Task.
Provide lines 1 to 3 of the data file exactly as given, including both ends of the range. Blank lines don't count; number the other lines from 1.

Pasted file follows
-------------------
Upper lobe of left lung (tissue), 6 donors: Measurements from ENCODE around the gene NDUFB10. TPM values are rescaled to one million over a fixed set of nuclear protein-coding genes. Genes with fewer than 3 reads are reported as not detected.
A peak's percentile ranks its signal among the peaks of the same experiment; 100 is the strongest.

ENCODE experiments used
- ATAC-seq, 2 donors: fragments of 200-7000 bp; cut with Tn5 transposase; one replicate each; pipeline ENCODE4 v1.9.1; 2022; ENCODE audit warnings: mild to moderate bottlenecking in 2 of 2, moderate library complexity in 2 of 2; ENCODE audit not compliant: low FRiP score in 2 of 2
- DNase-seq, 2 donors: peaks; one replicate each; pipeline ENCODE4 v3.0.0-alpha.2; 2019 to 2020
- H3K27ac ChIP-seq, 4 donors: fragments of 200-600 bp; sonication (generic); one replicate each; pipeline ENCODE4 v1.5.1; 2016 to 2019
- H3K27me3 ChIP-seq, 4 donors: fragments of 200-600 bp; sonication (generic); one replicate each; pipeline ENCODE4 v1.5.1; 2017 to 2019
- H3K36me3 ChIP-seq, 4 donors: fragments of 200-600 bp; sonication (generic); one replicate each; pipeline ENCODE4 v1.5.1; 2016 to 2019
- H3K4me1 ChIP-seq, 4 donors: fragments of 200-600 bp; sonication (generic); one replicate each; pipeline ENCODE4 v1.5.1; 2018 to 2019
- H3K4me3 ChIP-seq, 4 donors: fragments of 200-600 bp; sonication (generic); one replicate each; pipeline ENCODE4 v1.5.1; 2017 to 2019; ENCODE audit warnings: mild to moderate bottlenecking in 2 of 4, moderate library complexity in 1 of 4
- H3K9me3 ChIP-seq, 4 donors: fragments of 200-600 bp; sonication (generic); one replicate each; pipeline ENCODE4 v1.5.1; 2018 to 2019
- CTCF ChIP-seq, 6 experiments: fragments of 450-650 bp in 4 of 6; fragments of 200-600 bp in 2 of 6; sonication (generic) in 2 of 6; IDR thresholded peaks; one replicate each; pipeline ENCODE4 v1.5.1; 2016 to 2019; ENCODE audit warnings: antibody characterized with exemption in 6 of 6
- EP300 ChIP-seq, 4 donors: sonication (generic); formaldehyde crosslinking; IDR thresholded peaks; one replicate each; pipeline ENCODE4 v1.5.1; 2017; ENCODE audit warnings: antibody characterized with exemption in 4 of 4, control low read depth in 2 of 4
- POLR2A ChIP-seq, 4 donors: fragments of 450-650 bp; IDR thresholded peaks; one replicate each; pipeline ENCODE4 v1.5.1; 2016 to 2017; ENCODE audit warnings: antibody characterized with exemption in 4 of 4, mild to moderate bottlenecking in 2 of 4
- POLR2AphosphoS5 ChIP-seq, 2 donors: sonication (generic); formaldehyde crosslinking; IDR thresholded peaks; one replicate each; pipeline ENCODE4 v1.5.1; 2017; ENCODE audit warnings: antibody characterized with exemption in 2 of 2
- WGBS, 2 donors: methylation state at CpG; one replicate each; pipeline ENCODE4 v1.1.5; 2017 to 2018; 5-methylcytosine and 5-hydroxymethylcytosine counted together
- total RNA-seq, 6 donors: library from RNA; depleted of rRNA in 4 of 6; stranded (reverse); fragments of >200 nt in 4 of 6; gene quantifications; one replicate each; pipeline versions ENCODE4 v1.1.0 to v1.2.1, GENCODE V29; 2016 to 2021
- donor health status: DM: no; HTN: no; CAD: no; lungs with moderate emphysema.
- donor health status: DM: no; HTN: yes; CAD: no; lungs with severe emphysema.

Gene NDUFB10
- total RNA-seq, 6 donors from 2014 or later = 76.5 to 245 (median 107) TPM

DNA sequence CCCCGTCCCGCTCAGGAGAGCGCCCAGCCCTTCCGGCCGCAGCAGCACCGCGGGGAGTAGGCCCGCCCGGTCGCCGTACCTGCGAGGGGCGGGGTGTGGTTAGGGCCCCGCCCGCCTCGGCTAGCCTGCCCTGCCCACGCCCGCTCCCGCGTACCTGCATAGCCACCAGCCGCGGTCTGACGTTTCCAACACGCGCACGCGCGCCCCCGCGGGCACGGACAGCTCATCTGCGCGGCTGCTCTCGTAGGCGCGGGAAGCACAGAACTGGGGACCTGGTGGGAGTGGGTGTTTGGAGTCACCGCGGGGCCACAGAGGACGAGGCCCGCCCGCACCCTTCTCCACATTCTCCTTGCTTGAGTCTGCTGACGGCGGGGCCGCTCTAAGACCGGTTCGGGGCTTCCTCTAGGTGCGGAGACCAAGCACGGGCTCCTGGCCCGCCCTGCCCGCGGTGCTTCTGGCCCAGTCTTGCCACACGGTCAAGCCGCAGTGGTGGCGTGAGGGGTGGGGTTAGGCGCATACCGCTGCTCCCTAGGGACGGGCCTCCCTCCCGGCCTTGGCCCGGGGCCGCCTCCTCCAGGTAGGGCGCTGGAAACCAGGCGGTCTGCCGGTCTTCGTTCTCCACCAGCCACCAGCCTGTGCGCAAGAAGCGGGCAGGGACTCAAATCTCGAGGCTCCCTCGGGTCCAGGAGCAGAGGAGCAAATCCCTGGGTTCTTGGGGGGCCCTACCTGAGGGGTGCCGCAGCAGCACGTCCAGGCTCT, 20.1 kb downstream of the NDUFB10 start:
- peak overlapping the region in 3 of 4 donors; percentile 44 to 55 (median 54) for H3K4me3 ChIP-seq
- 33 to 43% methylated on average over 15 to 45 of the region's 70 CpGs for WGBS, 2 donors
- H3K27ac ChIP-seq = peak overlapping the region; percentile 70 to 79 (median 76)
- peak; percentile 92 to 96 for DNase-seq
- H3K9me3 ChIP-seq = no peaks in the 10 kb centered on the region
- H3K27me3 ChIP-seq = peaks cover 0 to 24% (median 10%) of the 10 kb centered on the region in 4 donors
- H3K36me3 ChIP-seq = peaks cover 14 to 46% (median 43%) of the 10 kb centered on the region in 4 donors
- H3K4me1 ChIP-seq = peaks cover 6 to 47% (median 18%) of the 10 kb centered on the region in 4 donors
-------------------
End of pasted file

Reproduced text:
Upper lobe of left lung (tissue), 6 donors: Measurements from ENCODE around the gene NDUFB10. TPM values are rescaled to one million over a fixed set of nuclear protein-coding genes. Genes with fewer than 3 reads are reported as not detected.
A peak's percentile ranks its signal among the peaks of the same experiment; 100 is the strongest.

ENCODE experiments used